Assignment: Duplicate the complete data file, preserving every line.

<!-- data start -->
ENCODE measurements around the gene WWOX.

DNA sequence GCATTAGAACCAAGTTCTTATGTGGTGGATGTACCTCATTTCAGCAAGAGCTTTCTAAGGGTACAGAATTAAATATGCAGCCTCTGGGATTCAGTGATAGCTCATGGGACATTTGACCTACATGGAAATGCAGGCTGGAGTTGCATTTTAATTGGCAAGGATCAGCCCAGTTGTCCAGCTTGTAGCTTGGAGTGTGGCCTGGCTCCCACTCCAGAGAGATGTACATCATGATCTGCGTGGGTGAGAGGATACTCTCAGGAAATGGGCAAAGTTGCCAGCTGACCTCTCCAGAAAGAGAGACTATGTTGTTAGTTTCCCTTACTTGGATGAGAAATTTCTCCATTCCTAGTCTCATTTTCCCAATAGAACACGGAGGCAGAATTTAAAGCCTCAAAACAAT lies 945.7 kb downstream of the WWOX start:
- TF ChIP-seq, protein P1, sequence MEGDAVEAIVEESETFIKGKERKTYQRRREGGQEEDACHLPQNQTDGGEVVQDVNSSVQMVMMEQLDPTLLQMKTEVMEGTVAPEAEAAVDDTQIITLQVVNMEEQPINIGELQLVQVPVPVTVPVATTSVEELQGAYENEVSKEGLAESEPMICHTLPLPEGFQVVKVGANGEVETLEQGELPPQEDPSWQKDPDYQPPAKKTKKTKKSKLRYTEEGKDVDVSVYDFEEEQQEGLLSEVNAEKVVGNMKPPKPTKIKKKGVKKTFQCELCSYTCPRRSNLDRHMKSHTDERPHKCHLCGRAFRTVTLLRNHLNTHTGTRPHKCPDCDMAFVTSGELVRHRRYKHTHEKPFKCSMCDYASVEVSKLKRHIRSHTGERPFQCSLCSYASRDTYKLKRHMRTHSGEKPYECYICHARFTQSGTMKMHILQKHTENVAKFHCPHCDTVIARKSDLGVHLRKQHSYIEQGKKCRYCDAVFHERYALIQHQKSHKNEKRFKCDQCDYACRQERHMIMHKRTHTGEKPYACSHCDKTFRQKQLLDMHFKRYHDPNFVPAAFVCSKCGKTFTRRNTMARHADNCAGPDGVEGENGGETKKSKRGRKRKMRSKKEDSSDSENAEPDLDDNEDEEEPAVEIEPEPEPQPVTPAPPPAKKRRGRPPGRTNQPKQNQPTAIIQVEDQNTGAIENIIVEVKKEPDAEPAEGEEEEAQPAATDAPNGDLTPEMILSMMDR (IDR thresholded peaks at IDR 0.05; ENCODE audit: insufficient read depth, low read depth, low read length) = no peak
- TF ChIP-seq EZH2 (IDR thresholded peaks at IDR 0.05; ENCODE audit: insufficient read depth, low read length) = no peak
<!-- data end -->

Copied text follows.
ENCODE measurements around the gene WWOX.

DNA sequence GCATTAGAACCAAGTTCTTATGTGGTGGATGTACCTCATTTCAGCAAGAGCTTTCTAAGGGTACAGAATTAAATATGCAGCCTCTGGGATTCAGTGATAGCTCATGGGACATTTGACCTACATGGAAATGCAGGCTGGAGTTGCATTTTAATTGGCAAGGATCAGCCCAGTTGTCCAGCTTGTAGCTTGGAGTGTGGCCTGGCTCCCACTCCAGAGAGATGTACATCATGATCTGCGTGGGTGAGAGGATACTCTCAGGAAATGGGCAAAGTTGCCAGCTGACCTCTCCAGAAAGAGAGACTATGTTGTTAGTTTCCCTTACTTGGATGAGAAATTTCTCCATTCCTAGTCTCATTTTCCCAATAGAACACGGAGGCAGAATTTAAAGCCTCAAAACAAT lies 945.7 kb downstream of the WWOX start:
- TF ChIP-seq, protein P1, sequence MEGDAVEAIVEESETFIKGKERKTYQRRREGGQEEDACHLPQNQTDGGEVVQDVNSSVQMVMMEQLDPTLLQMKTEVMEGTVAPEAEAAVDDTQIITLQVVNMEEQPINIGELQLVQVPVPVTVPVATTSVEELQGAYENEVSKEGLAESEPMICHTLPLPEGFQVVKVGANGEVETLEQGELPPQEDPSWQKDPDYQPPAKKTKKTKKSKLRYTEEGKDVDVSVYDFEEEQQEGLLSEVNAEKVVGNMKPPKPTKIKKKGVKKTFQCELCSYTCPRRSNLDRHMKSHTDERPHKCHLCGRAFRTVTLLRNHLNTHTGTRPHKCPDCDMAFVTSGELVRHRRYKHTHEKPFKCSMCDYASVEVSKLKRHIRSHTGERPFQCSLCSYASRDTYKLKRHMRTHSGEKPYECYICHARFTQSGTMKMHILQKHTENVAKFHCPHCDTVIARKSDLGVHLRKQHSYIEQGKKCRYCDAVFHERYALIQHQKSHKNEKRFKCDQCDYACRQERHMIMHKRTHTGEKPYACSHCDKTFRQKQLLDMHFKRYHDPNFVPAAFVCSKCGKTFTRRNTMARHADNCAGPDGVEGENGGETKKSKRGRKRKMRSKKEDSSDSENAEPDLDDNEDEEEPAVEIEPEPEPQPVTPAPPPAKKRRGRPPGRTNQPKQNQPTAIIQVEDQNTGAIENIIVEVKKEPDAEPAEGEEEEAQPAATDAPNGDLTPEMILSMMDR (IDR thresholded peaks at IDR 0.05; ENCODE audit: insufficient read depth, low read depth, low read length) = no peak
- TF ChIP-seq EZH2 (IDR thresholded peaks at IDR 0.05; ENCODE audit: insufficient read depth, low read length) = no peak